In 2006, voters in Delta Township approved a perpetual one mill levy to fund library operations. The township built a new library on Davenport Drive, just east of the Lansing Mall in 2008. Among the amenities in the building are: a children’s area with stage, puppet theater, puzzles and toys, a teen area with computers and TV, a browsing area around a central fireplace (very popular in the winter), expanded shelving for books, CDs, DVDs and audiobooks, a collection celebrating women’s history, a dedicated local history room featuring a Delta Township-focused collection and space for community events and programs.

“We are most fortunate in that it is very rare to have a perpetual millage,” said Delta Township library director Mary Rzepczynski. “In addition, we have a generous and hard-working friends group.”

Beginning in 2013, the East Lansing Public Library no longer received funding from the City of East Lansing’s general fund, and is now funded primarily by two, one mill tax levies, one of which is approved by the East Lansing City Council, and one mill which will be due for renewal by the voters in 2022. In 2016, a $1.5 million renovation was completed, funded by an anonymous donation. The renovation project expanded the children and teen sections of the East Lansing Public Library, added a cyber café, a room for nursing mothers, meeting rooms and study spaces.

“We are very fortunate to have a supportive community,” said Shelley.

Challenges remain, however, mostly in the form of flat property tax revenues, threats to state funding sources and skyrocketing costs of technology, which libraries must incorporate to remain relevant in the 21st century.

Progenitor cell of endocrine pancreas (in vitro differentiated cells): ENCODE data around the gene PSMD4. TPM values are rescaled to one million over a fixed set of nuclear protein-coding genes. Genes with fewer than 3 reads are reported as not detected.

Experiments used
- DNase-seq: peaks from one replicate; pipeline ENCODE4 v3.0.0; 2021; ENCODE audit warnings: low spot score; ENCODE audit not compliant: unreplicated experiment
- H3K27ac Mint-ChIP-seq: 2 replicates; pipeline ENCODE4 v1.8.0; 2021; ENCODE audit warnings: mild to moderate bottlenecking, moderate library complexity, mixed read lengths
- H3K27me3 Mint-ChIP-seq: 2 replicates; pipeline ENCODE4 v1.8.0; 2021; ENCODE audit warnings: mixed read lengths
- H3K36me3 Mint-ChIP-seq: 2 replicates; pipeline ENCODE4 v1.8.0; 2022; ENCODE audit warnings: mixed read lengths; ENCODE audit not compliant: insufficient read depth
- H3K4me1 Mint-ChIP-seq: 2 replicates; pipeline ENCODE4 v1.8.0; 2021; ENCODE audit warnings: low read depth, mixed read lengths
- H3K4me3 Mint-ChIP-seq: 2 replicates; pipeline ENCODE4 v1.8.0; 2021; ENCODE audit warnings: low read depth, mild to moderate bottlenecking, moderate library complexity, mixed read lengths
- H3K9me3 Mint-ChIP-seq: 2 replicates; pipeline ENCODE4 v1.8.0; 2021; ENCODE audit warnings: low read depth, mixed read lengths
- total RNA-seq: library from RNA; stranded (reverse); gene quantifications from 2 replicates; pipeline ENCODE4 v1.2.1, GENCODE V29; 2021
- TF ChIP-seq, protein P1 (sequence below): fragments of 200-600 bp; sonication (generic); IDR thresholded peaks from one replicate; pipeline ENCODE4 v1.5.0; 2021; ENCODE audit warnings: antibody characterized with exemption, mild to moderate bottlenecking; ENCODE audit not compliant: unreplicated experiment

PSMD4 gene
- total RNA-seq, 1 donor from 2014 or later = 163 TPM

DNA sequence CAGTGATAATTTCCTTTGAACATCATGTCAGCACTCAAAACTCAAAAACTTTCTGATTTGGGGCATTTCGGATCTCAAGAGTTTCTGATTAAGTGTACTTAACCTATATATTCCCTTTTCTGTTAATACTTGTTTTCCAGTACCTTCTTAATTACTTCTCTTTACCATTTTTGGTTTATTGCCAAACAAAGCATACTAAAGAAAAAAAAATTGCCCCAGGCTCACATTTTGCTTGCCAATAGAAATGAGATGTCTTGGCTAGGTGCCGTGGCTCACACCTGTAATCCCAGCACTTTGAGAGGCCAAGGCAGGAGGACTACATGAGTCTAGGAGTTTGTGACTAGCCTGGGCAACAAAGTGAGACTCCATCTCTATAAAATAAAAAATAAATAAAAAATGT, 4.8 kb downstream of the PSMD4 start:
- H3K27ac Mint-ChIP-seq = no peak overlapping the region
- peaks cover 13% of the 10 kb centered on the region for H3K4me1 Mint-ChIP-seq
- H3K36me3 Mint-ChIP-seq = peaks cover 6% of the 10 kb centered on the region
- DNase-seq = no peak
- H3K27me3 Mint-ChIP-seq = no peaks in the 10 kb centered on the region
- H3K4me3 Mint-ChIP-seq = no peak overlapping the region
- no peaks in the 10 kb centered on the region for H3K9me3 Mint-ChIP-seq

Libraries in the Digital Universe

While some might view the transition to digital technology a threat, libraries have, in fact not only embraced the technological revolution – they are playing a leading role in helping their communities grasp changes in technology. The biggest group that is growing for libraries are millennials. Research shows the younger generation, although digitally savvy, still prefers printed material, but what is shifting is the different ways in which the younger generation likes to find material.

“We have to be more places,” said Duimstra. “It can’t just be a building where you sit back and expect people to come to you, so we have a mobile app, digital services online that include music, e-books, audio books, movies and television.”

Many libraries, offers computer classes to help customers learn to operate new and updated programs. 3D printers are often available, which can be particularly useful for entrepreneurs trying to get their business off the ground.

“Potentially you could come in and build your prototype here that could possibly get you some funding,” said Rzepczynski.

3D printers are part of a Makers Studio developed in East Lansing, which is a 1,200-square-foot space that allows patrons to move from being consumers of information to producers.

“In the 21st century, libraries are going to have to figure out how to narrow the digital divide,” said Shelley. “Because there will always be those that can afford it (technology) and those that cannot. Libraries are that middle ground. We have free computers. We have all the things people can download through their mobile devices and we can teach them how to use their mobile devices.”